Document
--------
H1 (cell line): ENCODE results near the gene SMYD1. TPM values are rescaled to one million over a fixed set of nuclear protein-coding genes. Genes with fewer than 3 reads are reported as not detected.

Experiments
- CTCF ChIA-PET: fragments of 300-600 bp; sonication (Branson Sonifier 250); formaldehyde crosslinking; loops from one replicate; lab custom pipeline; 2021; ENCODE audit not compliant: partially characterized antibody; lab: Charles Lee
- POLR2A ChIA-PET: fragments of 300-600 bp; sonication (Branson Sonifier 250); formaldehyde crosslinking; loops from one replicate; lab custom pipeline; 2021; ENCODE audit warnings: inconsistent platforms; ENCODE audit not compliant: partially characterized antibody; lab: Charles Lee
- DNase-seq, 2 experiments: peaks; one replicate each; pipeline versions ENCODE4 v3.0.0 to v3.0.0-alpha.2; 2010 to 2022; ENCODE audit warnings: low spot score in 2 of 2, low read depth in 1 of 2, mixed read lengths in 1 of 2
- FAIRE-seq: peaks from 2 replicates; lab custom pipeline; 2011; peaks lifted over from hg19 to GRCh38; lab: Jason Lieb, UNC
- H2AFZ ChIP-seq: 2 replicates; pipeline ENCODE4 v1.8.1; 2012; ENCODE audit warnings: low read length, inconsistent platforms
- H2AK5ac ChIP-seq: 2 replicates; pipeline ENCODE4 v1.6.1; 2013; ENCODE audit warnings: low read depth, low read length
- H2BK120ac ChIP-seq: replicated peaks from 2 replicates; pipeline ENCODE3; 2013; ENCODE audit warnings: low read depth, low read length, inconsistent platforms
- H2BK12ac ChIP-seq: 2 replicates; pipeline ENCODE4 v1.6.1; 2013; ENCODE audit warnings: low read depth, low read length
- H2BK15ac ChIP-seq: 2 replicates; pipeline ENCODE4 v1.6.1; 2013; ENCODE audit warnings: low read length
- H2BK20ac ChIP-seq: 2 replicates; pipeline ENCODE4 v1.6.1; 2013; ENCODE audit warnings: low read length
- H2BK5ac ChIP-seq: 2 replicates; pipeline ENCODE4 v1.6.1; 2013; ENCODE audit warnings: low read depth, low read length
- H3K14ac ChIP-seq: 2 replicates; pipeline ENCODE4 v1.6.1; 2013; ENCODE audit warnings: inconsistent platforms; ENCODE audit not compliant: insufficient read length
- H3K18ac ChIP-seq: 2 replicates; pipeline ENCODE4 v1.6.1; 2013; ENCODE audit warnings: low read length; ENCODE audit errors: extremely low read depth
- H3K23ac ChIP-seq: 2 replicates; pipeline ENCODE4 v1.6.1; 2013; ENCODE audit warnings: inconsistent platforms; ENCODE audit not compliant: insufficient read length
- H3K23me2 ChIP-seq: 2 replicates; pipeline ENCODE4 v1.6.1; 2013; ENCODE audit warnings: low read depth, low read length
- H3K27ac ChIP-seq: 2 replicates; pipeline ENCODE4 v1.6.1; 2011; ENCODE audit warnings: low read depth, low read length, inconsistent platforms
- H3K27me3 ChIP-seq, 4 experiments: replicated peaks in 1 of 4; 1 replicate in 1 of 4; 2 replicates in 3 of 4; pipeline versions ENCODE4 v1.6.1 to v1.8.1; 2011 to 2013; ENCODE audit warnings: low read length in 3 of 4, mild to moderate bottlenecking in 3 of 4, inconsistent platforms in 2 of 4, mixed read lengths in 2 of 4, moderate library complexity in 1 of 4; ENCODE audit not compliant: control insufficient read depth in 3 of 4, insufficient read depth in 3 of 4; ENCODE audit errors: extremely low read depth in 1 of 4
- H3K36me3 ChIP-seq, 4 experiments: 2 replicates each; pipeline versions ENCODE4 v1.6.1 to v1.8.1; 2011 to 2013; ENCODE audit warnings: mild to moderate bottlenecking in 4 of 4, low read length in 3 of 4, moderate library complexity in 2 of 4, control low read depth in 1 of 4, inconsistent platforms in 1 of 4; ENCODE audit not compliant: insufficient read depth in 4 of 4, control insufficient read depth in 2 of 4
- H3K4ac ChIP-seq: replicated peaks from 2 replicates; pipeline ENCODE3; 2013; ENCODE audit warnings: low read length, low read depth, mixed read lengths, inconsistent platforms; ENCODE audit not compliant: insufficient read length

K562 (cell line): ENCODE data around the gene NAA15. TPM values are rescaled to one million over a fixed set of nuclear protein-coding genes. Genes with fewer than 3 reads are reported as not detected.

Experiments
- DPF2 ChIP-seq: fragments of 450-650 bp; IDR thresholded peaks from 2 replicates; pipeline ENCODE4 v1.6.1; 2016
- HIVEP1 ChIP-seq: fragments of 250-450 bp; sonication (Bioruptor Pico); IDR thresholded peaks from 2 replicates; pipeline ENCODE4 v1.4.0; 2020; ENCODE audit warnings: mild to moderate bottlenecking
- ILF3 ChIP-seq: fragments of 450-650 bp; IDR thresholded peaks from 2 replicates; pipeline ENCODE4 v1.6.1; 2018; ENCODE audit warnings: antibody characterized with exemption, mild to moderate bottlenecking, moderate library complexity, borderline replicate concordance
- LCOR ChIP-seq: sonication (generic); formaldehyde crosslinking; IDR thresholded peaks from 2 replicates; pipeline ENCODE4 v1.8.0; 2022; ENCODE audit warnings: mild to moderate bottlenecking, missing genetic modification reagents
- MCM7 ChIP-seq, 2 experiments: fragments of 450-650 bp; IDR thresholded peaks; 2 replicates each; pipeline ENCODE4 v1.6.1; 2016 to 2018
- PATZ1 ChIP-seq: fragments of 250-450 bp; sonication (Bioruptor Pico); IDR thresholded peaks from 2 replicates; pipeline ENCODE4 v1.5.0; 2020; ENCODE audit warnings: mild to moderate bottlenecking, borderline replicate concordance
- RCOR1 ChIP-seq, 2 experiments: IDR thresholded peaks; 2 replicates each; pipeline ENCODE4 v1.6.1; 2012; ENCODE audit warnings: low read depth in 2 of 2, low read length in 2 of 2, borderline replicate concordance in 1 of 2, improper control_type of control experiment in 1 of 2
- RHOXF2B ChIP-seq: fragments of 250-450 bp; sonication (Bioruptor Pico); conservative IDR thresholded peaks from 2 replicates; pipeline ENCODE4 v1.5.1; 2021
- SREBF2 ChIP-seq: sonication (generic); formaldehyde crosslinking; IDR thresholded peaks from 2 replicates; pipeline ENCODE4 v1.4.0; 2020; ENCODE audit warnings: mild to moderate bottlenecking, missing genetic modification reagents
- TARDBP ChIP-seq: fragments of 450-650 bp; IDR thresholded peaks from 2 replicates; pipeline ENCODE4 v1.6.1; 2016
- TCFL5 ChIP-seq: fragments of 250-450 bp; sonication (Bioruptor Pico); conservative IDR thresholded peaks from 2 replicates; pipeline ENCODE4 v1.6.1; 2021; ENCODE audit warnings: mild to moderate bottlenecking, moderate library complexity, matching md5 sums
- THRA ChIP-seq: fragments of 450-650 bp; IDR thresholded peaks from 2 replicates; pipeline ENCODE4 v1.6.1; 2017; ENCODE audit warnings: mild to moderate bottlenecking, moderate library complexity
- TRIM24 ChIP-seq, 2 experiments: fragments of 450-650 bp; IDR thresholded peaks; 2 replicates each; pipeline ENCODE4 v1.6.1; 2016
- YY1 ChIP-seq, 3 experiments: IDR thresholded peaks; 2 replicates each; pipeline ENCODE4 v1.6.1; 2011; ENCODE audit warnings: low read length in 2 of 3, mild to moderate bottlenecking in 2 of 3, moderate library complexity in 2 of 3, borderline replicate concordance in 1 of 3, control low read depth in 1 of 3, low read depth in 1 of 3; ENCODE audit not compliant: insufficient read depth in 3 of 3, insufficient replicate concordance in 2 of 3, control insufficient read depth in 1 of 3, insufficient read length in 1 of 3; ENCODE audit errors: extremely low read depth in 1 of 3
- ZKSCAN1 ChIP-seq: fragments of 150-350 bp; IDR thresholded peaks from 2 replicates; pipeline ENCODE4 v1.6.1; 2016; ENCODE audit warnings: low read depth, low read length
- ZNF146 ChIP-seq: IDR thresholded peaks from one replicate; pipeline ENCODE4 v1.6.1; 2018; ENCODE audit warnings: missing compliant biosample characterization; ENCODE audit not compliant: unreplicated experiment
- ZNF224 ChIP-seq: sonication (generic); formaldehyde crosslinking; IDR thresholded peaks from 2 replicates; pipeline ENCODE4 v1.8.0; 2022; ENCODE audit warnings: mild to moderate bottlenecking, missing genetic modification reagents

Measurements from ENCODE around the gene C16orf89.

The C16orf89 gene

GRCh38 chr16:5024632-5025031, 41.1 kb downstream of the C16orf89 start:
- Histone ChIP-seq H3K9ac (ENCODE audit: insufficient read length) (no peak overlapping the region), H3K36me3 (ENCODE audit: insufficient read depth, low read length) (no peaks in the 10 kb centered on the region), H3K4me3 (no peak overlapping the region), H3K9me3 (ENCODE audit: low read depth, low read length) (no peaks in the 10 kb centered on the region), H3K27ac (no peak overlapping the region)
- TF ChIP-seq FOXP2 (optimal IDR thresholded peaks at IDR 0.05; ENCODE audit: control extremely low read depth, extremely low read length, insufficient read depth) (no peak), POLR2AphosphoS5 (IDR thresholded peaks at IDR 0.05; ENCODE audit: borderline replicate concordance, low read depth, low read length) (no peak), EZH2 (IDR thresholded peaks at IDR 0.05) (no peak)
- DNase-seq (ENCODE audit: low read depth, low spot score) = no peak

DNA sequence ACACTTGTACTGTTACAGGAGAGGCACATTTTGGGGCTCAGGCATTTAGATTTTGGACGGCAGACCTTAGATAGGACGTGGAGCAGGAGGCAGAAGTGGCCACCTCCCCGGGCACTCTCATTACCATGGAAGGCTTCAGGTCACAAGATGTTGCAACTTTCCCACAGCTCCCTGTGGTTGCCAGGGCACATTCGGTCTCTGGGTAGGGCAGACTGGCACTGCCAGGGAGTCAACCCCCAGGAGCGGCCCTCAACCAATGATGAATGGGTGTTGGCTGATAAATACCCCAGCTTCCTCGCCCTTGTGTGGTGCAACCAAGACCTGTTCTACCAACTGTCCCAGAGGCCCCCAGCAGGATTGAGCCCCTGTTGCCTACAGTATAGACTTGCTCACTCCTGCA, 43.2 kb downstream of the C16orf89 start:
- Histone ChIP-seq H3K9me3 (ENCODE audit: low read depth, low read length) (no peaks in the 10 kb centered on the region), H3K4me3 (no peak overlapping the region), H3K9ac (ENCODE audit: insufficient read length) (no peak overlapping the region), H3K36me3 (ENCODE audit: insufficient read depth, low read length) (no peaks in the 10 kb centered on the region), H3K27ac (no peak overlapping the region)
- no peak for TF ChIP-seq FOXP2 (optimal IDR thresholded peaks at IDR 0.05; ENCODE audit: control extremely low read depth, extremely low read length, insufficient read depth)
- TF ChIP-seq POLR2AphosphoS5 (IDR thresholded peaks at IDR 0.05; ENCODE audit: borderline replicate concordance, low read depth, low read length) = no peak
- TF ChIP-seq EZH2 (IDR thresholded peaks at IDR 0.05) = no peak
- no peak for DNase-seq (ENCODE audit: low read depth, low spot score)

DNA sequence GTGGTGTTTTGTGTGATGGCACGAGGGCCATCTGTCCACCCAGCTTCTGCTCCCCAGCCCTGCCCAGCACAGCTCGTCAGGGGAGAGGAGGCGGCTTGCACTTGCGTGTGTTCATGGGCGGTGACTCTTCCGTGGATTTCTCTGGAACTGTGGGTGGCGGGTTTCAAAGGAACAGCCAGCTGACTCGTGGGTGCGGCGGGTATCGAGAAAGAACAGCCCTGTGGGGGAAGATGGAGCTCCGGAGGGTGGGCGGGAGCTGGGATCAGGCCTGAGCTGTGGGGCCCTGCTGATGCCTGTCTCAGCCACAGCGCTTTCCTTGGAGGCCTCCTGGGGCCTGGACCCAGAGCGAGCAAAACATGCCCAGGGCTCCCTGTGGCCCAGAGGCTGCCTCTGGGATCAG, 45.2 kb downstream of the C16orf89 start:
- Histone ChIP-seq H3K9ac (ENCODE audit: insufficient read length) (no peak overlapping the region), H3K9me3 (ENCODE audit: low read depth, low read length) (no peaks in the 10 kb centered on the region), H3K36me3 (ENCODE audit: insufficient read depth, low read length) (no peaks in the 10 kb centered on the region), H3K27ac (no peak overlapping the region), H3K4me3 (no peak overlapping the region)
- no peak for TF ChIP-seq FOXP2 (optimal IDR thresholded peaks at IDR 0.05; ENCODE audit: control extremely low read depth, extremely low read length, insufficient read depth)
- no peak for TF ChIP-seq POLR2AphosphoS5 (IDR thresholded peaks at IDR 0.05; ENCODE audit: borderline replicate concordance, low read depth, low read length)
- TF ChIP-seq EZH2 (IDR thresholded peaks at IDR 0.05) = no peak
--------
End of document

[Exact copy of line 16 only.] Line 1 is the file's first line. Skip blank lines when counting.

- H3K23ac ChIP-seq: 2 replicates; pipeline ENCODE4 v1.6.1; 2013; ENCODE audit warnings: inconsistent platforms; ENCODE audit not compliant: insufficient read length